While true, relatively improbable. NASA was allocated a certain amount each year, as a whole. The political advantages of large projects come in the political costs for getting each line item through the committee level of the process. Votes for line items are horse-traded as favors. A few large projects require fewer favors to get it all onto the floor. If the 3 $billion for SLS and Orion are distributed among the 20 or so different technology development projects needed to advance technology for settling the Solar System, then Senators Shelby and Nelson have to expend 10 times the number of favors to shepherd them through the full committee process and past a floor vote.

    They, and their comrades in the House, find it to be, …politically inconvenient, …to expend that many more favors for the same amount of money sent into their districts, even if it all goes to the same people, and inside NASA, it wouldn’t. The expertise to develop large launch vehicles is *not* the same needed to develop lunar landers. It is not the same needed to develop In Situ Resource Utilization technology demonstrations, or propellant depots. Marshall Spaceflight Center’s upper echelons have been specializing in large launch vehicles since 1959, and those are the NASA people Senator Shelby and his staff listen to most intently. They would have relatively little clout in an MSFC that was *not* developing big boosters, and would have a smaller retirement income as well.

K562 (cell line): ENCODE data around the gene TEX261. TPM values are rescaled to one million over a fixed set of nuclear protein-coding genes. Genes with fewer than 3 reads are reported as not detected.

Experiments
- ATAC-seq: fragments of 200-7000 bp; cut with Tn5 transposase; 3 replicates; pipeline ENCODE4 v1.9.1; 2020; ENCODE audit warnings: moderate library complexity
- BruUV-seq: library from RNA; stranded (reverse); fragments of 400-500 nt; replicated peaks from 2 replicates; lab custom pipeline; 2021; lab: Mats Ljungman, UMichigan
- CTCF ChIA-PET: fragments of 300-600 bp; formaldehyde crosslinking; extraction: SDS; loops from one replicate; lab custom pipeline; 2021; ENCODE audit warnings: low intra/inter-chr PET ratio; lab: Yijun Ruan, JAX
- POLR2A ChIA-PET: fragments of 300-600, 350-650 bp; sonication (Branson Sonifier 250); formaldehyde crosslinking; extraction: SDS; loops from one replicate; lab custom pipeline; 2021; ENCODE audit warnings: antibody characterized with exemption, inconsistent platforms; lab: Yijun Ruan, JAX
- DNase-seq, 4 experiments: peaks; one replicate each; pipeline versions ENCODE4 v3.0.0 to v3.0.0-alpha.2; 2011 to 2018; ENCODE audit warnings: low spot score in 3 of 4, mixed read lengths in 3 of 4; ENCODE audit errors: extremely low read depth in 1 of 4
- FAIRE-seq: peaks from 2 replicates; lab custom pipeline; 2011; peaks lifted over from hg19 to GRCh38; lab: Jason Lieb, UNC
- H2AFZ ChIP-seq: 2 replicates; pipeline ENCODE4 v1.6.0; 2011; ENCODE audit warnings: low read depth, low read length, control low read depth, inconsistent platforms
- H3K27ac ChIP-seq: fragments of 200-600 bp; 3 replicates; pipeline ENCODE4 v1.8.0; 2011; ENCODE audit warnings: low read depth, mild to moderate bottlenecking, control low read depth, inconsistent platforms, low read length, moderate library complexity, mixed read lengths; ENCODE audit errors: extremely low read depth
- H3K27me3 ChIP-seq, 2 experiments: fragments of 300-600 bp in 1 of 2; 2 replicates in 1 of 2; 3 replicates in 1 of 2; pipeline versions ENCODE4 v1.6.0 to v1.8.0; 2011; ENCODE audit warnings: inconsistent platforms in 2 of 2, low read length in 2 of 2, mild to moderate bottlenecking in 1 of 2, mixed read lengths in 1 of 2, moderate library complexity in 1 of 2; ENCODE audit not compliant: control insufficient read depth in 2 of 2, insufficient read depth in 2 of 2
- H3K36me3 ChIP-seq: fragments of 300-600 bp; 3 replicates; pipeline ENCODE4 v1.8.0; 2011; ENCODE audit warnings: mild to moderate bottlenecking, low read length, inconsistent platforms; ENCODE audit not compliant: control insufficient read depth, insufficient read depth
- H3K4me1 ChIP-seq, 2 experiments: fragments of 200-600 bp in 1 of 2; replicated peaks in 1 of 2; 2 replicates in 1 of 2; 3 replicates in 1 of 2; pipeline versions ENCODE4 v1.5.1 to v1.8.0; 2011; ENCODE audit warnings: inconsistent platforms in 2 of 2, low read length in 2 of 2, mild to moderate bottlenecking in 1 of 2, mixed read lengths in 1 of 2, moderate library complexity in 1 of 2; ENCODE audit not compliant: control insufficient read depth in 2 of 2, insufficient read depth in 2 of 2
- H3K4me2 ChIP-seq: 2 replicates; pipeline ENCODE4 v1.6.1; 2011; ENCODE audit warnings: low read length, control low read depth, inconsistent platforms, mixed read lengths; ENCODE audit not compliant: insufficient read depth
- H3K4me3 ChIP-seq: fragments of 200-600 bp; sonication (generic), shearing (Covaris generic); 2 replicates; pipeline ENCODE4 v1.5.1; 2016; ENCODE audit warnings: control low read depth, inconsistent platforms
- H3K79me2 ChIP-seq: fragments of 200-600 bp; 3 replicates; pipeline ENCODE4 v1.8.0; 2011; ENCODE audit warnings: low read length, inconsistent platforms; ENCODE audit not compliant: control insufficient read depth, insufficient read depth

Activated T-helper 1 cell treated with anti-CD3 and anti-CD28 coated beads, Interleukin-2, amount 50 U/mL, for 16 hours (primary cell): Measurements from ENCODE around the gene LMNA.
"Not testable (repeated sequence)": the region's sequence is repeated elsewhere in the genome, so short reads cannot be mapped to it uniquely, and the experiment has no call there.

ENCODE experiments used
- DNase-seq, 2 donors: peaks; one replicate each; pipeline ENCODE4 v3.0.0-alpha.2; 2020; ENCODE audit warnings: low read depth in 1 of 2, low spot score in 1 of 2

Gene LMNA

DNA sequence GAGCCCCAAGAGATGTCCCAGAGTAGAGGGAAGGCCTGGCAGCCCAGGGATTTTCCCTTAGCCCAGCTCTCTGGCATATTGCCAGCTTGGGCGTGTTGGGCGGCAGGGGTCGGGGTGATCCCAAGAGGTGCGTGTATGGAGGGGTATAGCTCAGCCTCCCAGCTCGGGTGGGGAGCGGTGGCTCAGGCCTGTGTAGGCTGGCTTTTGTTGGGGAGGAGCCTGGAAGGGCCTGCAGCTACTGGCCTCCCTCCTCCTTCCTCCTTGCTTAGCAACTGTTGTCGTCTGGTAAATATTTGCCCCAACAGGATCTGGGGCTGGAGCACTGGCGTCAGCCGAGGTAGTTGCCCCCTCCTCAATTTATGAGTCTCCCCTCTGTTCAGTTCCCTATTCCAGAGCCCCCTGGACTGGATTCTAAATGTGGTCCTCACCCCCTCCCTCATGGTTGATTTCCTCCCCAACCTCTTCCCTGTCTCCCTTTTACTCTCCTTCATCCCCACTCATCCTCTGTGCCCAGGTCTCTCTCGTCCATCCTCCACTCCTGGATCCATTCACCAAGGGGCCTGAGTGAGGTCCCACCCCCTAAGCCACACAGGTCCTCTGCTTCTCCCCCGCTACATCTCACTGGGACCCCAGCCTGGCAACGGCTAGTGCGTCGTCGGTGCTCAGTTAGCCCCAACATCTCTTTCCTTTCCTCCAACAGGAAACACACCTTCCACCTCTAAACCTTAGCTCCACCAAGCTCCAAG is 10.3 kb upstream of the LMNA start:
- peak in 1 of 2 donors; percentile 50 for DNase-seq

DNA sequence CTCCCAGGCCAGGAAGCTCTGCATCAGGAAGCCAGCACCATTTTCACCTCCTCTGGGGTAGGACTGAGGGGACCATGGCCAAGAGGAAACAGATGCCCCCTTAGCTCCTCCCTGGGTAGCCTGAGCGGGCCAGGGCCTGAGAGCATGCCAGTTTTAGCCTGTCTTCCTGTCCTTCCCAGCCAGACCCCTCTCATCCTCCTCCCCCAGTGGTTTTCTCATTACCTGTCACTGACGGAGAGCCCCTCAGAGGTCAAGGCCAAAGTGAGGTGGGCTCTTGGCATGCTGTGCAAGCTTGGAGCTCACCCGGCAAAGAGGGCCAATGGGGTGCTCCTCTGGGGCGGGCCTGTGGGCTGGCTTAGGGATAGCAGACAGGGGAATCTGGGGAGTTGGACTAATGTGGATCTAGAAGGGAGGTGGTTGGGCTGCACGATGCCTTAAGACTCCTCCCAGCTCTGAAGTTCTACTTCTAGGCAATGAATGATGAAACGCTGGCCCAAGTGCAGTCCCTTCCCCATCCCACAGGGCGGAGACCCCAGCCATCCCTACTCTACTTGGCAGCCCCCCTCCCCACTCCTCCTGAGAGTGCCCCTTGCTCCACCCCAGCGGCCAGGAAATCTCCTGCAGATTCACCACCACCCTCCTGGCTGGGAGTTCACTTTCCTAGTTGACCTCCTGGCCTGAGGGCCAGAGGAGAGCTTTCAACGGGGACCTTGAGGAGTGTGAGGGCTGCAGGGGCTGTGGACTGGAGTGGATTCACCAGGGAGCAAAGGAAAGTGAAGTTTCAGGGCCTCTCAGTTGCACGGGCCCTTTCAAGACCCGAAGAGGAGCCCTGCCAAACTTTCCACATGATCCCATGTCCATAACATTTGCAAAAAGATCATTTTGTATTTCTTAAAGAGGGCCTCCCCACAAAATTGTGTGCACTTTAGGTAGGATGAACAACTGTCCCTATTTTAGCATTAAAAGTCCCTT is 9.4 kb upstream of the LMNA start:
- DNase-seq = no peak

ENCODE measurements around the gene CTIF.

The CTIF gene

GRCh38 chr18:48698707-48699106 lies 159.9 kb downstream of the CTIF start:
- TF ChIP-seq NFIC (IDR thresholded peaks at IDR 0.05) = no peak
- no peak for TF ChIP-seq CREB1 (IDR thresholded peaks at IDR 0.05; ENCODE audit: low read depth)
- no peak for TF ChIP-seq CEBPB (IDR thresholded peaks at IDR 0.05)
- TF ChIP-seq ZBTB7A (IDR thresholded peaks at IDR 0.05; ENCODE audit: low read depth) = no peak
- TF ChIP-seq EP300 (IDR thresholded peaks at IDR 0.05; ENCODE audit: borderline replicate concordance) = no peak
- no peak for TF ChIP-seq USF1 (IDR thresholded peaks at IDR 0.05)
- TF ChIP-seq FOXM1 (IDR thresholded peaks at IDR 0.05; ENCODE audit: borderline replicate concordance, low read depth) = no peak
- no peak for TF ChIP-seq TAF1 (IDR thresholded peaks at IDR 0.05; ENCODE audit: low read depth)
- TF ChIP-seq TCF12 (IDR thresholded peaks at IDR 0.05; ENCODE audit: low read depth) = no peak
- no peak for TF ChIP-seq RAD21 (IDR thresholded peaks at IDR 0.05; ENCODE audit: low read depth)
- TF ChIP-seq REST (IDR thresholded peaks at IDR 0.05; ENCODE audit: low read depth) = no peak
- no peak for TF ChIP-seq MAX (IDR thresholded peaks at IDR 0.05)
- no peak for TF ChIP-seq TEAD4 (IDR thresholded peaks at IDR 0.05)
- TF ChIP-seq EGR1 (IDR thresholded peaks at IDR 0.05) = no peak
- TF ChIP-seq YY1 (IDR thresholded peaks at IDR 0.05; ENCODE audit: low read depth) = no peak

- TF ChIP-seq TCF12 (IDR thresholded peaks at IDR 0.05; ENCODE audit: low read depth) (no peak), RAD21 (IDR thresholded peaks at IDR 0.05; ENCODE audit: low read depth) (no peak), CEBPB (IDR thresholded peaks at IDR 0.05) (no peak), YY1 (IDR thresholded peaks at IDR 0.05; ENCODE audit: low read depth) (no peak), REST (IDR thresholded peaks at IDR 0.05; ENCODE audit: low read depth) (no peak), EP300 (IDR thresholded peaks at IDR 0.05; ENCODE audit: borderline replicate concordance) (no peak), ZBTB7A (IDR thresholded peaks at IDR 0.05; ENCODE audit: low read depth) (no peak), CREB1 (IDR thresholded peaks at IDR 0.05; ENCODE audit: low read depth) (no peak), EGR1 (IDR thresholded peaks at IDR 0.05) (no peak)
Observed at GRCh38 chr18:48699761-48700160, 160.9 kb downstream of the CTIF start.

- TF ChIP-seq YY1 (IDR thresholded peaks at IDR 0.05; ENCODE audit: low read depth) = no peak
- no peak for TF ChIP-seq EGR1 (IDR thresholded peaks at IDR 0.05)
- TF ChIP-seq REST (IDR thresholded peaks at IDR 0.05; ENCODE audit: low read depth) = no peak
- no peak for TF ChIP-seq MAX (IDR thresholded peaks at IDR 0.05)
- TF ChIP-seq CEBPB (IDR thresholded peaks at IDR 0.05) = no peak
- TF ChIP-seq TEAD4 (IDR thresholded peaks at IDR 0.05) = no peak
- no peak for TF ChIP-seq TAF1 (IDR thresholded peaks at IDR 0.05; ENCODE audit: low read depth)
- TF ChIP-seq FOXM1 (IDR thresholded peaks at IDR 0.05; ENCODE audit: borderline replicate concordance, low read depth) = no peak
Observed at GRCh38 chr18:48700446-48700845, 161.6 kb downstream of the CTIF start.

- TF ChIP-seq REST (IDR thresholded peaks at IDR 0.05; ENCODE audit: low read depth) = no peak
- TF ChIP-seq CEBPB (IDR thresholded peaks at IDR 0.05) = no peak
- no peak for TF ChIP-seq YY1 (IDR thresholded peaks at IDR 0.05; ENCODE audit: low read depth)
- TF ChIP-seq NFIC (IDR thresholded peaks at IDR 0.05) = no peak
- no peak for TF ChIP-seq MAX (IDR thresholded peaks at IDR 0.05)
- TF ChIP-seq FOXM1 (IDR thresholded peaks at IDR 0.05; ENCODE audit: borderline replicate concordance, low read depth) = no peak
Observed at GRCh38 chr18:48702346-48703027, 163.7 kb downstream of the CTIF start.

• Edward

    Matt in AZ wrote: “would it -really- have been better spent on other things?”

    Yes. It would have been spent on the commercial crewed transportation contracts. We are scheduled to launch the first one in 2018 instead of 2015, because Congress chose to reduce the funding on the CCDev related projects in order to better fund Orion and SLS. This means that the US relies on Russian transportation to the ISS for three years longer than originally expected. And this assumes that the 2018 schedule holds, yet the overall schedule seems to slip with each new NASA budget.

    Because Orion and SLS are actual, funded projects, other manned space activities and projects were not proposed and no requests for proposals have been made. There are plenty of possible things we can do in manned space, but the reality of the current funding prevents any new ideas from being considered.

    The only requests for proposals have been for unmanned uses for the SLS rocket.

    On the bright side, it looks like commercial manned companies will get a five-year head start on NASA in producing new ideas for manned space. If Bigelow can hold out until 2018 or so, then we should quickly see space habitats being served by manned and unmanned commercial spacecraft.

    Robert asked: “Does anyone see something wrong here?”

    Yes. There is a lack of urgency in NASA’s manned space program.

    Our current president did us no service when he cancelled the moon program and left NASA with an abundance of strategic confusion (a phrase I read somewhere), a space agency with no direction — adrift in space, as it were. The Obama administration is either timid, lacks imagination, or (most likely) both.

    Even our space probes have been lacking in originality, as Obama’s greatest direction to NASA was to make a copy of Curiosity. The talents at NASA and its contractors have been squandered for half a decade, and probably much longer.